Frederick said that he is confident the A&BBR could take over the Conrail track, as proposed by the ARDB, and make a profit – even on the stretch from Wadsworth to Rittman.
The A&BBR did not, however, rebuild itself without government help. The railroad secured two loans totaling $1.3 million from the Ohio Department of Transportation to help rebuild half of the track system. According to Frederick, the work was finished ahead of schedule, under budget and on more track than was originally proposed.
The company also decided to buy its own locomotives rather than depend on leased equipment, which was sometimes recalled by the owners. Frederick said the company found two out-of-service Conrail switching locomotives that had good pulling power at low speeds and good cornering on tight curves.
NOW, for the first time since 1972, the company has two locomotives decorated with its own logo and black and gold paint.
But the railroad still had an image problem.
“No one knew we were here,” Frederick said. “We were a paper railroad; we were invisible.”
The company’s national visibility improved this month with a cover story in Railfan Magazine, a publication for railroad buffs.
In addition, employees voluntarily built large signs for the railroad buildings and erected them during their lunch hours and on weekends.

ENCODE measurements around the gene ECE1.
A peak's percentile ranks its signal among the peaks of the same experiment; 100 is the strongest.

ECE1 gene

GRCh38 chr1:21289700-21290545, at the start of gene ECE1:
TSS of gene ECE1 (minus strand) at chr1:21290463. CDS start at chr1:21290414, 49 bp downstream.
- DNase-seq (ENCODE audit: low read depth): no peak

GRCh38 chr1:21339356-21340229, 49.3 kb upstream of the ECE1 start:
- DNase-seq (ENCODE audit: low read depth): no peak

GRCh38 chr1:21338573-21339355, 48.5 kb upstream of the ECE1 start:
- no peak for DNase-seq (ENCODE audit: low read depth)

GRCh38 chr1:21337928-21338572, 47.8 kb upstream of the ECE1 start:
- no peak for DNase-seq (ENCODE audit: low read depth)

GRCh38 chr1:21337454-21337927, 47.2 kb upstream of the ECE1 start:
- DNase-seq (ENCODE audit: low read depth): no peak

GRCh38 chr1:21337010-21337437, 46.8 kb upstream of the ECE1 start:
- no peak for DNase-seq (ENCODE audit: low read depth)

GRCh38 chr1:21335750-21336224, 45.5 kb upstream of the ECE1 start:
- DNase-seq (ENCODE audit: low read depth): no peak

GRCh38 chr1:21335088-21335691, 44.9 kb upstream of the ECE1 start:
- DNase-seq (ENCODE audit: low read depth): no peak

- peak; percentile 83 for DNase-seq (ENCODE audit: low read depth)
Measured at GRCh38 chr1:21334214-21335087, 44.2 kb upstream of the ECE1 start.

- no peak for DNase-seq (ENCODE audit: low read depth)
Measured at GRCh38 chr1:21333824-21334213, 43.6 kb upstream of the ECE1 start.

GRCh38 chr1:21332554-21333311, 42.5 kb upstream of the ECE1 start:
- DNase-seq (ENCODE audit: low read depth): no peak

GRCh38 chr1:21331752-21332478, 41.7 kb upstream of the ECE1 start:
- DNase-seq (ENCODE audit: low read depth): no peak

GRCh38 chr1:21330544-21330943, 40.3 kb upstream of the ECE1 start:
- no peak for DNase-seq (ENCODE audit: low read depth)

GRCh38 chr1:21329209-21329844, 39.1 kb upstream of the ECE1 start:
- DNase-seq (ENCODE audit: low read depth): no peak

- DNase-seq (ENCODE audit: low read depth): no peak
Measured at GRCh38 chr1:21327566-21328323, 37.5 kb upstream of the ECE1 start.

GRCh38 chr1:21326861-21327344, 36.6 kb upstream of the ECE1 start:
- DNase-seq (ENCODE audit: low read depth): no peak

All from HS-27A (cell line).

A&BBR employees haven’t experienced much turnover – the youngest has 28 years of service.
The brakemen, conductors and engineers are represented by the United Transportation Union and the track maintenance people are members of the Brotherhood of Maintenance of Way.
“We both recognize the need to cooperate and work together,” Frederick said. “It’s hard enough to exist; the economy is in bad enough shape. We don’t need to waste time fighting with each other.”
IN MARCH, the railroad’s employees were stunned by PPG’s announcement that it would close most of its Barberton operation. By September, the railroad had lost its biggest customer and 65 percent of its business.
“We fall back, regroup and try to attract new business,” Frederick said.
The loss also meant cutting back to one crew, laying off the track workers through the winter and a wage freeze for the management.